Most birds are able to fly away during a fire. Deer and other large animals also tend to run away. Squirrels, reptiles, and many insects use burrows to hide from the fire. As the vegetation is growing back the many resources it provides to wildlife are quickly utilized again. Wildlife is very adaptable when it comes to dealing with a natural phenomenon such as fire. Some species, such as cavity nesting birds, insects, and insectivores greatly benefit from the abundance of dead wood and burned out trunks left behind by a fire. The opening up of the habitat lends itself to easier hunting for certain predators. There are many positive benefits for wildlife, but that does not mean that the fire was a net positive for wildlife as a whole or in the future on the island. The welfare of wildlife is intertwined with the welfare of habitat, and while the habitat will attempt to regenerate post fire, in most cases vigorously and with more biological diversity than the pre-fire late-successional habitat, the effects of introduced herbivores on the success of this regeneration will likely leave the landscape in a further degraded state for the wildlife of the island. Additionally, the invasive non-native plants, such as flax-leaved broom (Genista linifolia), can more thoroughly dominate a post-fire landscape, as is very evident within the burned areas surrounding Avalon. These long-term negative effects on the integrity of the native habitat will undoubtedly impact the wildlife and serve to illustrate the fact that ecologically rejuvenating effects of fire can be negated when such serious threats to biodiversity (i.e. introduced species) are present in the environment.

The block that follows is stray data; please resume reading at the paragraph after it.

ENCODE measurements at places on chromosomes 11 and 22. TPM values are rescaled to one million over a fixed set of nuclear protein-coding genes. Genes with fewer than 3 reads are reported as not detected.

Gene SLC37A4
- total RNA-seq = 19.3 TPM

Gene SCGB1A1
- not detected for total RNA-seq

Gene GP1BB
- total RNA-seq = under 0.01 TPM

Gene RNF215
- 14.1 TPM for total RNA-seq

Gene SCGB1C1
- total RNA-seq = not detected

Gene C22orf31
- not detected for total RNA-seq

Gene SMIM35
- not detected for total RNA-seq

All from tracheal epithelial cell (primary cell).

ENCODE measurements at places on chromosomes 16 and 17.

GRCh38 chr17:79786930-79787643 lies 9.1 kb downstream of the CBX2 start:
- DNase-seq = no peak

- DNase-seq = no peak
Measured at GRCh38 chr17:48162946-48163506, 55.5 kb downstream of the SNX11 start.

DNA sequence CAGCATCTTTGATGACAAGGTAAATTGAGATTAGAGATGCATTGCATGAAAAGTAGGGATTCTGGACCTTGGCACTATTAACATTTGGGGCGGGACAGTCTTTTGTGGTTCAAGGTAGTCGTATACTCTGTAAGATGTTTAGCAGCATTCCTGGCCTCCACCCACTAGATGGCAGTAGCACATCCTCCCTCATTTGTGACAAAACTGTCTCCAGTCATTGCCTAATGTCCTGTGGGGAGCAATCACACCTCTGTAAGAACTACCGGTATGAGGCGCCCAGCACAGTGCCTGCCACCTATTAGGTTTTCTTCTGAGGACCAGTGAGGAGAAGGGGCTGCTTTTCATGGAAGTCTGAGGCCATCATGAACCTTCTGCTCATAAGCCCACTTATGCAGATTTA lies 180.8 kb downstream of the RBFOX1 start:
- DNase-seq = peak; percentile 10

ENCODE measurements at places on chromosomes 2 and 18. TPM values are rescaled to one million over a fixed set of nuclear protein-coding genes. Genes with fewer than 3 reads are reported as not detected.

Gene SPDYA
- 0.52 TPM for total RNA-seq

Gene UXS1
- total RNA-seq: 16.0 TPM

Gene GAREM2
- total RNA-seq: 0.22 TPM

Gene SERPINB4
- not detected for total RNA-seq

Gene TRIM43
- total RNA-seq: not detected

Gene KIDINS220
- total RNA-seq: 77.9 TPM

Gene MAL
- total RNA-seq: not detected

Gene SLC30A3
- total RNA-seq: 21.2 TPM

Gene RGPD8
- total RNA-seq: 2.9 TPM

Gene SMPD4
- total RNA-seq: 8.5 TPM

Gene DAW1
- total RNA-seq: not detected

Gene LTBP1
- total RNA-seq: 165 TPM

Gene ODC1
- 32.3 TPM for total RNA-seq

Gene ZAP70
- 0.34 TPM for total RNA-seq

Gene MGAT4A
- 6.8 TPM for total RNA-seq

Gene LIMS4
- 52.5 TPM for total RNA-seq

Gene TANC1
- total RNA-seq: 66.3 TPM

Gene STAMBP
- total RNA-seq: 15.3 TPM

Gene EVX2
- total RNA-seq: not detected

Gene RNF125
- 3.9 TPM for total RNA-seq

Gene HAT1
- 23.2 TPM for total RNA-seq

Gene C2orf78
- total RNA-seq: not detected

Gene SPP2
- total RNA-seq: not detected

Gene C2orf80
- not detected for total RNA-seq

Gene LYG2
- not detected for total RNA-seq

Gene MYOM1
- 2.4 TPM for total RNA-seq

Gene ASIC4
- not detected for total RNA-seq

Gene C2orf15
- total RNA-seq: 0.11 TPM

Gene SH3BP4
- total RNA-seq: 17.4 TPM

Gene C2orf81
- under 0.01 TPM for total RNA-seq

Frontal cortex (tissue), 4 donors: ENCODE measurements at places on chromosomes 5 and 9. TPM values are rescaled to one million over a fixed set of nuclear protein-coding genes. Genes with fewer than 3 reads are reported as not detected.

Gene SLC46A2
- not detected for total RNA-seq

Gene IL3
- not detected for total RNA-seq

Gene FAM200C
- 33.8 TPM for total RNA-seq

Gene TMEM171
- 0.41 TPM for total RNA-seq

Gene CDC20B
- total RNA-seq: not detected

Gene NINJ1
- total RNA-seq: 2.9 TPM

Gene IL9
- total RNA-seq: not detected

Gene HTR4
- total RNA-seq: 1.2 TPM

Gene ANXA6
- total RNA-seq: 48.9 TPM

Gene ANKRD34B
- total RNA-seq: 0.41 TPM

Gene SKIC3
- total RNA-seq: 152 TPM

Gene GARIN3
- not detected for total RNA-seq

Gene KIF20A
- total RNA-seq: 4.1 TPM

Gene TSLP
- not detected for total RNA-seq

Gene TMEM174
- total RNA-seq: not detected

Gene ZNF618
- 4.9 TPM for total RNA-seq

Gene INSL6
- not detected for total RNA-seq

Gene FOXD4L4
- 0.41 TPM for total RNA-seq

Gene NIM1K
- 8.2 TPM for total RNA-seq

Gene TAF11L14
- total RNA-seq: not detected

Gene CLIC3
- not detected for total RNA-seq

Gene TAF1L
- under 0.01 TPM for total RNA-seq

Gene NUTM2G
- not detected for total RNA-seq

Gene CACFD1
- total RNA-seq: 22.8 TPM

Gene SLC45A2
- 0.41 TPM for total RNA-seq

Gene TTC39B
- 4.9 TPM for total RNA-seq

The Conservancy removed goats from the Island. Some people allege that if they were still here, there wouldnt have been a fire.